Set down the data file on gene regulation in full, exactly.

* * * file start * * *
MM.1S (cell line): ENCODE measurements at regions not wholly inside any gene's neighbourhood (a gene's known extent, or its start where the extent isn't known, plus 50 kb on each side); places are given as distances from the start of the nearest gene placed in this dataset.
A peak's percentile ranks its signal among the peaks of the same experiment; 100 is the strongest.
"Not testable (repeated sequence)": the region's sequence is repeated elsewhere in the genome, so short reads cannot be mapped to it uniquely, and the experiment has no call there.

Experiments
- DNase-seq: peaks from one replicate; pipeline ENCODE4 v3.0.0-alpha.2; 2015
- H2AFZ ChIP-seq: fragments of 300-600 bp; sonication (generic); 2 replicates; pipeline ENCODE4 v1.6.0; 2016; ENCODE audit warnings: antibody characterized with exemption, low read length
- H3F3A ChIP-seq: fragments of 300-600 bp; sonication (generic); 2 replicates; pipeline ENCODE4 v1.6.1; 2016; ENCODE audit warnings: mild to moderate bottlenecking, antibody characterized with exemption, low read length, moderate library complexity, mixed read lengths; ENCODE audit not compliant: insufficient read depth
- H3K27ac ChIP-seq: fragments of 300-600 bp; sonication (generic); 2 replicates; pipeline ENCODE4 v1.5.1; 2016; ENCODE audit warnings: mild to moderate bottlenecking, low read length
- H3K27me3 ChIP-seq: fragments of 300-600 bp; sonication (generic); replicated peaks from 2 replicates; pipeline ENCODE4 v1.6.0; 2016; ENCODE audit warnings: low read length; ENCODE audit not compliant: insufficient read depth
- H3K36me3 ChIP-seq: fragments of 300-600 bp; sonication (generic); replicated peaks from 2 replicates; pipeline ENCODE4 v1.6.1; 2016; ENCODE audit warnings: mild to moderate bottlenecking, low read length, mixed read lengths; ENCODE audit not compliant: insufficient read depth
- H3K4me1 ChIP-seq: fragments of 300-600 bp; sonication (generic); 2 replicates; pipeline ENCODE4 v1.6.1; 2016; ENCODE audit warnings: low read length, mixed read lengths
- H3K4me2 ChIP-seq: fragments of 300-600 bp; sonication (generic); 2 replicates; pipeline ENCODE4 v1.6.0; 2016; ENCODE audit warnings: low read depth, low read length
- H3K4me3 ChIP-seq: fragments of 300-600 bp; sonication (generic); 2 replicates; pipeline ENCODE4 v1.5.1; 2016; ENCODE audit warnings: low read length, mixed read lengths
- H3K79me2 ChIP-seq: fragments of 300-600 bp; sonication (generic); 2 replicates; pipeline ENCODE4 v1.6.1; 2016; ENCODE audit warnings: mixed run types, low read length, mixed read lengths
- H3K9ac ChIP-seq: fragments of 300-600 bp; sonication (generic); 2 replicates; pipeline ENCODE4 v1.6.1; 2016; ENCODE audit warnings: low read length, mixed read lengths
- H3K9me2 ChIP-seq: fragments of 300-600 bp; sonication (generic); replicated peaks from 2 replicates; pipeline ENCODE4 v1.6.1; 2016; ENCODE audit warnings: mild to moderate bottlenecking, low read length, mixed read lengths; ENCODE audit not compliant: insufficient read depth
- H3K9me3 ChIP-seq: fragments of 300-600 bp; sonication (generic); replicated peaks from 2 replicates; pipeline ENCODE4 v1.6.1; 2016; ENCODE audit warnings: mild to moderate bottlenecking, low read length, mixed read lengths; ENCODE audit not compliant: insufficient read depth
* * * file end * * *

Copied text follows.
MM.1S (cell line): ENCODE measurements at regions not wholly inside any gene's neighbourhood (a gene's known extent, or its start where the extent isn't known, plus 50 kb on each side); places are given as distances from the start of the nearest gene placed in this dataset.
A peak's percentile ranks its signal among the peaks of the same experiment; 100 is the strongest.
"Not testable (repeated sequence)": the region's sequence is repeated elsewhere in the genome, so short reads cannot be mapped to it uniquely, and the experiment has no call there.

Experiments
- DNase-seq: peaks from one replicate; pipeline ENCODE4 v3.0.0-alpha.2; 2015
- H2AFZ ChIP-seq: fragments of 300-600 bp; sonication (generic); 2 replicates; pipeline ENCODE4 v1.6.0; 2016; ENCODE audit warnings: antibody characterized with exemption, low read length
- H3F3A ChIP-seq: fragments of 300-600 bp; sonication (generic); 2 replicates; pipeline ENCODE4 v1.6.1; 2016; ENCODE audit warnings: mild to moderate bottlenecking, antibody characterized with exemption, low read length, moderate library complexity, mixed read lengths; ENCODE audit not compliant: insufficient read depth
- H3K27ac ChIP-seq: fragments of 300-600 bp; sonication (generic); 2 replicates; pipeline ENCODE4 v1.5.1; 2016; ENCODE audit warnings: mild to moderate bottlenecking, low read length
- H3K27me3 ChIP-seq: fragments of 300-600 bp; sonication (generic); replicated peaks from 2 replicates; pipeline ENCODE4 v1.6.0; 2016; ENCODE audit warnings: low read length; ENCODE audit not compliant: insufficient read depth
- H3K36me3 ChIP-seq: fragments of 300-600 bp; sonication (generic); replicated peaks from 2 replicates; pipeline ENCODE4 v1.6.1; 2016; ENCODE audit warnings: mild to moderate bottlenecking, low read length, mixed read lengths; ENCODE audit not compliant: insufficient read depth
- H3K4me1 ChIP-seq: fragments of 300-600 bp; sonication (generic); 2 replicates; pipeline ENCODE4 v1.6.1; 2016; ENCODE audit warnings: low read length, mixed read lengths
- H3K4me2 ChIP-seq: fragments of 300-600 bp; sonication (generic); 2 replicates; pipeline ENCODE4 v1.6.0; 2016; ENCODE audit warnings: low read depth, low read length
- H3K4me3 ChIP-seq: fragments of 300-600 bp; sonication (generic); 2 replicates; pipeline ENCODE4 v1.5.1; 2016; ENCODE audit warnings: low read length, mixed read lengths
- H3K79me2 ChIP-seq: fragments of 300-600 bp; sonication (generic); 2 replicates; pipeline ENCODE4 v1.6.1; 2016; ENCODE audit warnings: mixed run types, low read length, mixed read lengths
- H3K9ac ChIP-seq: fragments of 300-600 bp; sonication (generic); 2 replicates; pipeline ENCODE4 v1.6.1; 2016; ENCODE audit warnings: low read length, mixed read lengths
- H3K9me2 ChIP-seq: fragments of 300-600 bp; sonication (generic); replicated peaks from 2 replicates; pipeline ENCODE4 v1.6.1; 2016; ENCODE audit warnings: mild to moderate bottlenecking, low read length, mixed read lengths; ENCODE audit not compliant: insufficient read depth
- H3K9me3 ChIP-seq: fragments of 300-600 bp; sonication (generic); replicated peaks from 2 replicates; pipeline ENCODE4 v1.6.1; 2016; ENCODE audit warnings: mild to moderate bottlenecking, low read length, mixed read lengths; ENCODE audit not compliant: insufficient read depth